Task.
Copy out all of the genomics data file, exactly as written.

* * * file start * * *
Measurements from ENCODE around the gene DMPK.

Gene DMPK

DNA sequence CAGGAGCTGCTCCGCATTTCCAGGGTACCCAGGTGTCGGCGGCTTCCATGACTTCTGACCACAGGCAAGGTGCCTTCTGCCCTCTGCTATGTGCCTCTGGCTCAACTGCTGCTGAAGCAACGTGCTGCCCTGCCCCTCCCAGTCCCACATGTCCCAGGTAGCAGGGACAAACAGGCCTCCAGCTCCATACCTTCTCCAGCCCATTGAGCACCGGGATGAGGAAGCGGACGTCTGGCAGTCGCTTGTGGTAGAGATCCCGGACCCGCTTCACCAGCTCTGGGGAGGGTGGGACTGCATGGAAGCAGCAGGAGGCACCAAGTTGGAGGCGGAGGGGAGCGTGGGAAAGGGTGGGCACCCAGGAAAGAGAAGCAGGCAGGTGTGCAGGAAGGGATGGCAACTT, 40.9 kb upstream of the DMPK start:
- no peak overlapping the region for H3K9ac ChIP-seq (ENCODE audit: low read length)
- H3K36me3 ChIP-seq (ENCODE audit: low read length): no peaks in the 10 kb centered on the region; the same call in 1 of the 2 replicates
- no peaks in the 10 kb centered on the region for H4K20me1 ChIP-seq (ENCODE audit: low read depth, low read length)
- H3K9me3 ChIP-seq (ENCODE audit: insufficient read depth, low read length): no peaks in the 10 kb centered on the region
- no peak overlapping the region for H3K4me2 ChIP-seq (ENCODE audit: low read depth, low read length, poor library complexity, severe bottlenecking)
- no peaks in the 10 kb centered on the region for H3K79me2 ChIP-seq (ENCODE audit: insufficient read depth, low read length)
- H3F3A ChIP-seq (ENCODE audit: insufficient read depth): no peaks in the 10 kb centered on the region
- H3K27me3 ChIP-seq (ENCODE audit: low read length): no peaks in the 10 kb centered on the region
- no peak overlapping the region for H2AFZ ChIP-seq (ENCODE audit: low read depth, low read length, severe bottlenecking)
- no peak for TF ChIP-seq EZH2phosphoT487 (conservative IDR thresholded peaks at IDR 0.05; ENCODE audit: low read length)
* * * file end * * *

Measurements from ENCODE around the gene DMPK.

Gene DMPK

DNA sequence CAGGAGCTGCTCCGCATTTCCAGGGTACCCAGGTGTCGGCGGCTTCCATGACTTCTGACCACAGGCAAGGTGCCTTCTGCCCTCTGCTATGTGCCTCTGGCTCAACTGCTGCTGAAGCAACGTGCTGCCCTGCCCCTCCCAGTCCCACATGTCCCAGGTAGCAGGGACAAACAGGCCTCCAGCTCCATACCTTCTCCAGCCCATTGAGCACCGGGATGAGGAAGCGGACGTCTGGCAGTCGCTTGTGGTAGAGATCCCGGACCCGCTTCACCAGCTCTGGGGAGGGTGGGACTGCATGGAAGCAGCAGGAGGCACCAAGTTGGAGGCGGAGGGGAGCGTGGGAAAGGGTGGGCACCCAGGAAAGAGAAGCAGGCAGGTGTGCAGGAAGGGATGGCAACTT, 40.9 kb upstream of the DMPK start:
- no peak overlapping the region for H3K9ac ChIP-seq (ENCODE audit: low read length)
- H3K36me3 ChIP-seq (ENCODE audit: low read length): no peaks in the 10 kb centered on the region; the same call in 1 of the 2 replicates
- no peaks in the 10 kb centered on the region for H4K20me1 ChIP-seq (ENCODE audit: low read depth, low read length)
- H3K9me3 ChIP-seq (ENCODE audit: insufficient read depth, low read length): no peaks in the 10 kb centered on the region
- no peak overlapping the region for H3K4me2 ChIP-seq (ENCODE audit: low read depth, low read length, poor library complexity, severe bottlenecking)
- no peaks in the 10 kb centered on the region for H3K79me2 ChIP-seq (ENCODE audit: insufficient read depth, low read length)
- H3F3A ChIP-seq (ENCODE audit: insufficient read depth): no peaks in the 10 kb centered on the region
- H3K27me3 ChIP-seq (ENCODE audit: low read length): no peaks in the 10 kb centered on the region
- no peak overlapping the region for H2AFZ ChIP-seq (ENCODE audit: low read depth, low read length, severe bottlenecking)
- no peak for TF ChIP-seq EZH2phosphoT487 (conservative IDR thresholded peaks at IDR 0.05; ENCODE audit: low read length)